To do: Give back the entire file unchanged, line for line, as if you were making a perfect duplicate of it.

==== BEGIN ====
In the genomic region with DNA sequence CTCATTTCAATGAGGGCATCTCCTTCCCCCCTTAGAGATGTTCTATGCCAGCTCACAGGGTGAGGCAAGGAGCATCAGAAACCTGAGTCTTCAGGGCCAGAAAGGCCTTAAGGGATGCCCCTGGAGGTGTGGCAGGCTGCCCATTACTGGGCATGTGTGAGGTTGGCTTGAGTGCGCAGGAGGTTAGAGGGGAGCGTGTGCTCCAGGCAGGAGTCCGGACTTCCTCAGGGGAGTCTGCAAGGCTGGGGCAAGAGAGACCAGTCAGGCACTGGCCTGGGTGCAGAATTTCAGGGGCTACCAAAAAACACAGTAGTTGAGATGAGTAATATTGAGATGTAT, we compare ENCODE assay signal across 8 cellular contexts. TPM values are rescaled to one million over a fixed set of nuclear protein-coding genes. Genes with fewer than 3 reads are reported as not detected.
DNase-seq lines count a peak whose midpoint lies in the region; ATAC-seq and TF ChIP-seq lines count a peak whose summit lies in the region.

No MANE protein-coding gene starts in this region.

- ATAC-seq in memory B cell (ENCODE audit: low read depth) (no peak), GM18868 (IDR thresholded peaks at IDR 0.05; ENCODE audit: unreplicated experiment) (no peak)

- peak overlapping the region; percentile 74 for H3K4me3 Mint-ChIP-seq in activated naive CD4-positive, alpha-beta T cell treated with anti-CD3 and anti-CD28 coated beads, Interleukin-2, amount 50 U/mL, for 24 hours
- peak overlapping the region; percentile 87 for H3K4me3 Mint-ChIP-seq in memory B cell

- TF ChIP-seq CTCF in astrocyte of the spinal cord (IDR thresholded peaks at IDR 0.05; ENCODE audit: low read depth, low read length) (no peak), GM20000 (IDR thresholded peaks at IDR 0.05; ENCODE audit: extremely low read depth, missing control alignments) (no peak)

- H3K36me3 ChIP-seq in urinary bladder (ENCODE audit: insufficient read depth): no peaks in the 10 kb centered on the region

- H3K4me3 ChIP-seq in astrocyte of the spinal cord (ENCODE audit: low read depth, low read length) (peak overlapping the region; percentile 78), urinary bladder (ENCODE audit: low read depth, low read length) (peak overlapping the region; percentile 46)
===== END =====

In the genomic region with DNA sequence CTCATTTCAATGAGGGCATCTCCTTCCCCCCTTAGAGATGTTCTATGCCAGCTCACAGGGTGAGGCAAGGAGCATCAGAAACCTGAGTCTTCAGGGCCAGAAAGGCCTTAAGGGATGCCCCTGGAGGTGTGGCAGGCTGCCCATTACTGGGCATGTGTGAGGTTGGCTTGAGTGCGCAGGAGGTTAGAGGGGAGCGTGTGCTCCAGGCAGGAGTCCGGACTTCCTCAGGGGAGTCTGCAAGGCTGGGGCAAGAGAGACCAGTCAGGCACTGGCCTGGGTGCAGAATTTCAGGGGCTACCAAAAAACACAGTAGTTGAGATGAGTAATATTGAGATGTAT, we compare ENCODE assay signal across 8 cellular contexts. TPM values are rescaled to one million over a fixed set of nuclear protein-coding genes. Genes with fewer than 3 reads are reported as not detected.
DNase-seq lines count a peak whose midpoint lies in the region; ATAC-seq and TF ChIP-seq lines count a peak whose summit lies in the region.

No MANE protein-coding gene starts in this region.

- ATAC-seq in memory B cell (ENCODE audit: low read depth) (no peak), GM18868 (IDR thresholded peaks at IDR 0.05; ENCODE audit: unreplicated experiment) (no peak)

- peak overlapping the region; percentile 74 for H3K4me3 Mint-ChIP-seq in activated naive CD4-positive, alpha-beta T cell treated with anti-CD3 and anti-CD28 coated beads, Interleukin-2, amount 50 U/mL, for 24 hours
- peak overlapping the region; percentile 87 for H3K4me3 Mint-ChIP-seq in memory B cell

- TF ChIP-seq CTCF in astrocyte of the spinal cord (IDR thresholded peaks at IDR 0.05; ENCODE audit: low read depth, low read length) (no peak), GM20000 (IDR thresholded peaks at IDR 0.05; ENCODE audit: extremely low read depth, missing control alignments) (no peak)

- H3K36me3 ChIP-seq in urinary bladder (ENCODE audit: insufficient read depth): no peaks in the 10 kb centered on the region

- H3K4me3 ChIP-seq in astrocyte of the spinal cord (ENCODE audit: low read depth, low read length) (peak overlapping the region; percentile 78), urinary bladder (ENCODE audit: low read depth, low read length) (peak overlapping the region; percentile 46)